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Are you recovering from a workplace injury or occupational disease? If so, you could tell your employer that you are interested in doing light-duty work. Light-duty work is transitional work that you can do with your medical restrictions while recovering from an injury. The Washington Department of Labor and Industries (L&I) encourages employers to provide employees recovering from workplace injuries with light-duty work because it reduces the impact of workers’ compensation claims on workers, employers, and the workers’ compensation system. In fact, L&I offers financial incentives to employers that provide light-duty work through the “Stay at Work” program. What Is […]
If you get hurt or sick on the job, you will qualify for workers’ compensation benefits as long as you can prove that your injury or illness is work-related. Generally speaking, you must be able to prove that you were doing something for the benefit of your employer and that it resulted in your injury or illness. In addition, you must meet other eligibility requirements to receive workers’ compensation benefits. Workers’ compensation covers injured workers’ medical bills in addition to providing a portion of their lost wages. Workers’ compensation also offers temporary disability benefits, permanent disability benefits, death benefits, and […]
Repetitive stress injuries like Carpal Tunnel Syndrome are becoming increasingly common, especially as more and more workers perform their jobs at a desk with a computer and mouse. Carpal tunnel syndrome is a condition that affects the hands and fingers. It is caused by the compression of the median nerve, which controls sensation and movement in your hands. Symptoms of carpal tunnel syndrome include pins and needles, a dull ache in the hand and arm, and pain, tingling, and numbness in the hands and fingers. Symptoms tend to develop gradually and are typically worse at night. Carpal tunnel syndrome is […]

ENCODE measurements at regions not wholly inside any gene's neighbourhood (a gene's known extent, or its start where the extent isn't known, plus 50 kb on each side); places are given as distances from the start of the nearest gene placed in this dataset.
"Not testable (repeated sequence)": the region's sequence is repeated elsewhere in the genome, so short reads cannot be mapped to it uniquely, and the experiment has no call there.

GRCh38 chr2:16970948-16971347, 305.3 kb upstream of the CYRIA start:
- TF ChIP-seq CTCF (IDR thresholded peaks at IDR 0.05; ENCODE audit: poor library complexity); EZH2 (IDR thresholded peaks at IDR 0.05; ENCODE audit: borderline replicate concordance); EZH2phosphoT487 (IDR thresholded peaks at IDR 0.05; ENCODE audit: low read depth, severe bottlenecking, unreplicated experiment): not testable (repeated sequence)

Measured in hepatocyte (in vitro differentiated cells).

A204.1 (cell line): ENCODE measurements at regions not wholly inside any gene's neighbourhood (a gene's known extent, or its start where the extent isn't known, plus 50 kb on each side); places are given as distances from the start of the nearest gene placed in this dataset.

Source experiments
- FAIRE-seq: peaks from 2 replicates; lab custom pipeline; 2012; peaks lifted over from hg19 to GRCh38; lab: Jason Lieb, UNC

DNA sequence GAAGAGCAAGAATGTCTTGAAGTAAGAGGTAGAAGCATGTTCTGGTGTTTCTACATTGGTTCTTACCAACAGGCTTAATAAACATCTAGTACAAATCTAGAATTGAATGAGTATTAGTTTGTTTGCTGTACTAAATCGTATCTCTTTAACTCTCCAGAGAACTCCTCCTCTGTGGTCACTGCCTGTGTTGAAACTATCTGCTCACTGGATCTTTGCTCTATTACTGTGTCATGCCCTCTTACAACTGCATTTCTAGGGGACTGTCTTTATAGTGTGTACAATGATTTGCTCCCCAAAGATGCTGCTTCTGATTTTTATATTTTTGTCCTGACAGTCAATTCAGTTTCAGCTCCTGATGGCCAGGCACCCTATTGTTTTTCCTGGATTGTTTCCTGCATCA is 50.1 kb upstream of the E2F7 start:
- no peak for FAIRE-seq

If you are injured on the job or develop an occupational disease as a result of your work activities in Washington State, you may have the right to receive workers’ compensation benefits. Workers’ compensation pays for medical bills for injured workers and replaces lost wages if they require time off for recovery. The Washington Department of Labor and Industries (L&I) insures injured workers, unless they are employed by one of several hundred self-insured employers in Washington State. In order to qualify for workers’ compensation benefits, you must meet the following basic requirements: Be an employee of a person or company […]
If you are injured during the course of employment or suffer from an occupational disease in the State of Washington, you cannot sue your employer or co-workers. If someone else other than your employer or a co-worker caused the injury, however, you may be entitled to additional compensation via a third-party claim. A third party that caused your injury is required by law to pay for your medical treatment and other expenses. The following are some examples of third parties in workers’ compensation cases: The owner of an animal that bit you A property owner who didn’t properly maintain the […]
Suffering a workplace injury or occupational disease is a stressful experience that could come with many costs, including medical expenses, lost wages, and rehabilitation costs. If you have been injured at work, you might consider hiring a Seattle worker’s compensation lawyer to file a claim for workers’ compensation benefits, which will cover any costs associated with your injury. An attorney can advocate on your behalf to ensure that you receive the medical care and compensation you are entitled to. A lawyer can also guide you in filing a third-party claim, obtaining Social Security disability benefits, or appealing a denied claim. […]